Technology Start-ups and the Pursuit for Capital

Recent market trends and developments have created a market that does not encourage companies’ to go public for a source of capital infusion.  With that taken into consideration, the next ideal form for a company is infusion by acquisition.  However, this may be easier said than done.  In order to get acquired, tech firms must change their methods of shaping their organization.  The following section of this report outlines the general techniques that a tech firms should use to attempt to get acquired in the current market.

The first step in attempting to getting acquired comes directly after the realization that acquisition is an interest.  First of all, it is imperative to keep the news of a possible acquisition quiet.  There is no need to spread the word throughout the firm.  This can create mistrust between management and employees, and this type of friction can create a problem in the near future.  In addition, firms must continue business as usual.  Firms must stay true to their business plan and continue to put up solid numbers.  “Staying the course and doing the things that have brought you to a profitable and enviable position in the marketplace is a priority.” (Audibert, 2013).  Potential buyers look for consistency in the companies that they are attempting to purchase, so a last minute change may raise concerns.

Next, one must ensure that their startup is something worth buying.  An important aspect of this is future growth that potential buyers will see. Thus, the specific technology startup should offer its product or service to a specific market segment that has growth potential.  For example, with the aging of the Baby Boomer age cohort, there is growth in the elderly age segment.  Thus, a company whose target market is this growing, untapped market will be more likely to be acquired.  Considering the fact that acquirers are making, in some cases, a sizeable investment, they want to be sure that their investment has the opportunity for serious growth.  This also translates to having some sort of competitive advantage over other firms in the marketplace.  Having something that other companies do not possess is vital.  This creates value for your company, and does not require your firm to be a certain size.  (Kokubo, 2012).  This process of differentiation can bode well, especially for small startup tech firms.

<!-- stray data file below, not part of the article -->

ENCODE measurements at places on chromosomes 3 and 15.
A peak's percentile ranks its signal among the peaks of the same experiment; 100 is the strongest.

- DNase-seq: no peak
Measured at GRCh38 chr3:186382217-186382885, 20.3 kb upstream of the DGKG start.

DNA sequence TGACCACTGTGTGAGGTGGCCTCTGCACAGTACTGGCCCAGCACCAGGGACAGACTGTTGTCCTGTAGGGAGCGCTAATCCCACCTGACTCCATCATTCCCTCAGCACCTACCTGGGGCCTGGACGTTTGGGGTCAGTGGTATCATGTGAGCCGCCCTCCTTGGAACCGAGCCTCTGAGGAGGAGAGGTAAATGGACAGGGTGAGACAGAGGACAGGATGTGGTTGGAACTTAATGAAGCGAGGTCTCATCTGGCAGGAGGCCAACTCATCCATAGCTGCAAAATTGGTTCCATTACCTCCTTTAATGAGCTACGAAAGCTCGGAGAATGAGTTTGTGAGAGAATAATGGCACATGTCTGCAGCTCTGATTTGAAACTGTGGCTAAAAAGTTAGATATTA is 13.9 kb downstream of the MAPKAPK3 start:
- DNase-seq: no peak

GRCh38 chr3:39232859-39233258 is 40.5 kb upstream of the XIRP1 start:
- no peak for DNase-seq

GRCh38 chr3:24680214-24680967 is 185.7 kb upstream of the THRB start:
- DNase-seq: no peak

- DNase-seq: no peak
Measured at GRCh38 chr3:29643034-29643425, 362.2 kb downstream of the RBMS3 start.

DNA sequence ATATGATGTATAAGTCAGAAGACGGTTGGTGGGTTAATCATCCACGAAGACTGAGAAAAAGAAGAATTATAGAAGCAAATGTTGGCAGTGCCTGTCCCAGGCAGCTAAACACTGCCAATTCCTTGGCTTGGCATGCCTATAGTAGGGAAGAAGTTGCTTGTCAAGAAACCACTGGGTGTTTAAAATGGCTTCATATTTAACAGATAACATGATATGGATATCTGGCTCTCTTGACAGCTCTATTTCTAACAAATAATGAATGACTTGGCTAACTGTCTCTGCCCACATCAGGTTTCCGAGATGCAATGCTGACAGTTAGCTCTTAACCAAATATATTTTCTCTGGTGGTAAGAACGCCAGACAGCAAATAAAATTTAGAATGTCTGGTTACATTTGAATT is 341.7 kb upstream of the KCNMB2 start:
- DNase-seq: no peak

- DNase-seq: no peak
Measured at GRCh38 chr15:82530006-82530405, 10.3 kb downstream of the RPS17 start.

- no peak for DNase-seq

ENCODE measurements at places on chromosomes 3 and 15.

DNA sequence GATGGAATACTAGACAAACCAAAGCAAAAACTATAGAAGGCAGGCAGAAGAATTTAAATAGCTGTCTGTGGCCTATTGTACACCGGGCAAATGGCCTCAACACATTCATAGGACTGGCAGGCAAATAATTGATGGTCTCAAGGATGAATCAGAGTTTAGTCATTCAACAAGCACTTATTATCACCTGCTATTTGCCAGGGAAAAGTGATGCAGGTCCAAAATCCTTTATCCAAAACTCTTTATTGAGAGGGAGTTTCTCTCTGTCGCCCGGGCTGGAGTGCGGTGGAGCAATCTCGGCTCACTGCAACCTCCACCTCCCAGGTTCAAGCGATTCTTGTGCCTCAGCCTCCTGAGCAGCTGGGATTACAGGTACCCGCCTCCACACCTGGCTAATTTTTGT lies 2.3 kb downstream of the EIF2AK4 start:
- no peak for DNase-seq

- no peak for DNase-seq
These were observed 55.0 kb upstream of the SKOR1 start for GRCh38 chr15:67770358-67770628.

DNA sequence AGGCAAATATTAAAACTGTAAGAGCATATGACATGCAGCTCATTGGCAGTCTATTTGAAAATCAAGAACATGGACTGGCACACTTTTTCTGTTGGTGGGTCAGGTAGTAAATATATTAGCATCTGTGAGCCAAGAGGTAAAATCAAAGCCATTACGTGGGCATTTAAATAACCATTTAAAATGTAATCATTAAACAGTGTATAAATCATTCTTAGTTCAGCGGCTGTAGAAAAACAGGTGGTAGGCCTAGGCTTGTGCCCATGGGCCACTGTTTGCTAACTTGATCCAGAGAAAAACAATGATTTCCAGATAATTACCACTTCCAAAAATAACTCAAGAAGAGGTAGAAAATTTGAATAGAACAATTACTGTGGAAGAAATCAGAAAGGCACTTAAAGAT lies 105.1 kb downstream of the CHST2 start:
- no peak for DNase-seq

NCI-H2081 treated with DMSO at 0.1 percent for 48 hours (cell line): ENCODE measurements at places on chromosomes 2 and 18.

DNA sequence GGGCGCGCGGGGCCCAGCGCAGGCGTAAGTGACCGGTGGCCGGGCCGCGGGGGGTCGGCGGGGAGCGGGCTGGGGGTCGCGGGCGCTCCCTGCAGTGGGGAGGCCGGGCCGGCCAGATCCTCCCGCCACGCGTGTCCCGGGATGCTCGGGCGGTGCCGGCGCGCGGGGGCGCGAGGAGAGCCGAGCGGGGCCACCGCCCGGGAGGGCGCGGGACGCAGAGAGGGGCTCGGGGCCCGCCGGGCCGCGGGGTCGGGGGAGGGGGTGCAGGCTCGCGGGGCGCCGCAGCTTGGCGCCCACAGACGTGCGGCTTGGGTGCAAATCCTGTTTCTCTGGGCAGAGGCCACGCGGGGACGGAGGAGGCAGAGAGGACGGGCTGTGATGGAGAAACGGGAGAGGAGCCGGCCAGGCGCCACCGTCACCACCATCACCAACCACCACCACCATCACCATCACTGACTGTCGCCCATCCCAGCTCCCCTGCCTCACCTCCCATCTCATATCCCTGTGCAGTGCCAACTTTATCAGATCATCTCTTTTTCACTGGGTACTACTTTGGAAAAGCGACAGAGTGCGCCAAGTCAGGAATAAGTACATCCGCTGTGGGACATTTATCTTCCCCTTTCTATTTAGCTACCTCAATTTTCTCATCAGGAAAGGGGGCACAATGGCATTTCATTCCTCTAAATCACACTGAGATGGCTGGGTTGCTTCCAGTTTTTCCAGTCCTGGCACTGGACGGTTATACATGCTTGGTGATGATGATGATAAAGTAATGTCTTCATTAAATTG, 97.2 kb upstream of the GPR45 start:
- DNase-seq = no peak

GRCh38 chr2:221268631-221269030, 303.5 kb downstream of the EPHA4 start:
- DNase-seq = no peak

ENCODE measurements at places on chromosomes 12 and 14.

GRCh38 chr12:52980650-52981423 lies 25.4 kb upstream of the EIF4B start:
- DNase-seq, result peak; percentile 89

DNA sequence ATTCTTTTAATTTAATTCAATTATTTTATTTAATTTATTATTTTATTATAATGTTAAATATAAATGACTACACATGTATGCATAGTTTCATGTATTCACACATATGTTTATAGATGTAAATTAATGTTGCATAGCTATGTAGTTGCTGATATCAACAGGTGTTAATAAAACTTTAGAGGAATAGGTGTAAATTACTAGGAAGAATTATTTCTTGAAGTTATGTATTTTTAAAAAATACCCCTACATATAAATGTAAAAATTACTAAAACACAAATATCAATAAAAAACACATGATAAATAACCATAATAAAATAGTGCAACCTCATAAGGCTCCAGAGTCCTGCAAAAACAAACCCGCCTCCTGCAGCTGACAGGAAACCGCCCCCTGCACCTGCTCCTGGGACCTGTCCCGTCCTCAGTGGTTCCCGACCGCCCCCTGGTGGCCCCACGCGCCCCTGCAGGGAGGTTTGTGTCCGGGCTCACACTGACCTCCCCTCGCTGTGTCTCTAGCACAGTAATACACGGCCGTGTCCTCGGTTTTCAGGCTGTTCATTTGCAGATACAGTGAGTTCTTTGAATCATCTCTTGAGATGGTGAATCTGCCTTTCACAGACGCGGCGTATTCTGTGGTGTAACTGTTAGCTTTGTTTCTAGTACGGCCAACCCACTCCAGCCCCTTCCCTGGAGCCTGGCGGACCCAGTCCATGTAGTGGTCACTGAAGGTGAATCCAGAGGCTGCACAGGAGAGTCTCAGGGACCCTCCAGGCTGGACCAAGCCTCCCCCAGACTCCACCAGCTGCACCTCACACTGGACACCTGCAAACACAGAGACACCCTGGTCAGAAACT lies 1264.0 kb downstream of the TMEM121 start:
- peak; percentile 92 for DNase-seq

The third technique is one that can make or break the purchase of a company.  Companies must keep record of all financials, and keep them up to date and correct.  Errors in this area can cripple an acquisition at the most inopportune time.  “The moment the perception [about you] changes, the purchase price changes. The landscape can be brutal and the smallest bumps hurt.”  (Hall, 2014).  In a situation where every detail matters, it is important to have all expenses accounted for.  In addition, investors look to invest in companies that allocate their resources efficiently.  Lean strategies are essential, and are an extremely attractive characteristic of startups.  “Money spent on corporate entertainment or posh office space is money not spent trying to get ahead of your competitors.” (Qualls, 2013).  Investors can get a true view of a company’s priorities and goals when this is done.  Also, firms must keep in mind that with acquisition can come a great deal of fees.  “Entrepreneurs may encounter unexpected administrative costs, potential horror stories, and plenty of speed bumps in the process of getting acquired” (Farr, 2012).  With this considered, liquidity is an important attribute to keep in mind.  If all assets are tied up in non-liquid activities, a firm may struggle to pay such fees and costs.  The more a company can afford such costs, the smoother the acquisition will go.  Increased efficiency will also allow a company to better handle said costs.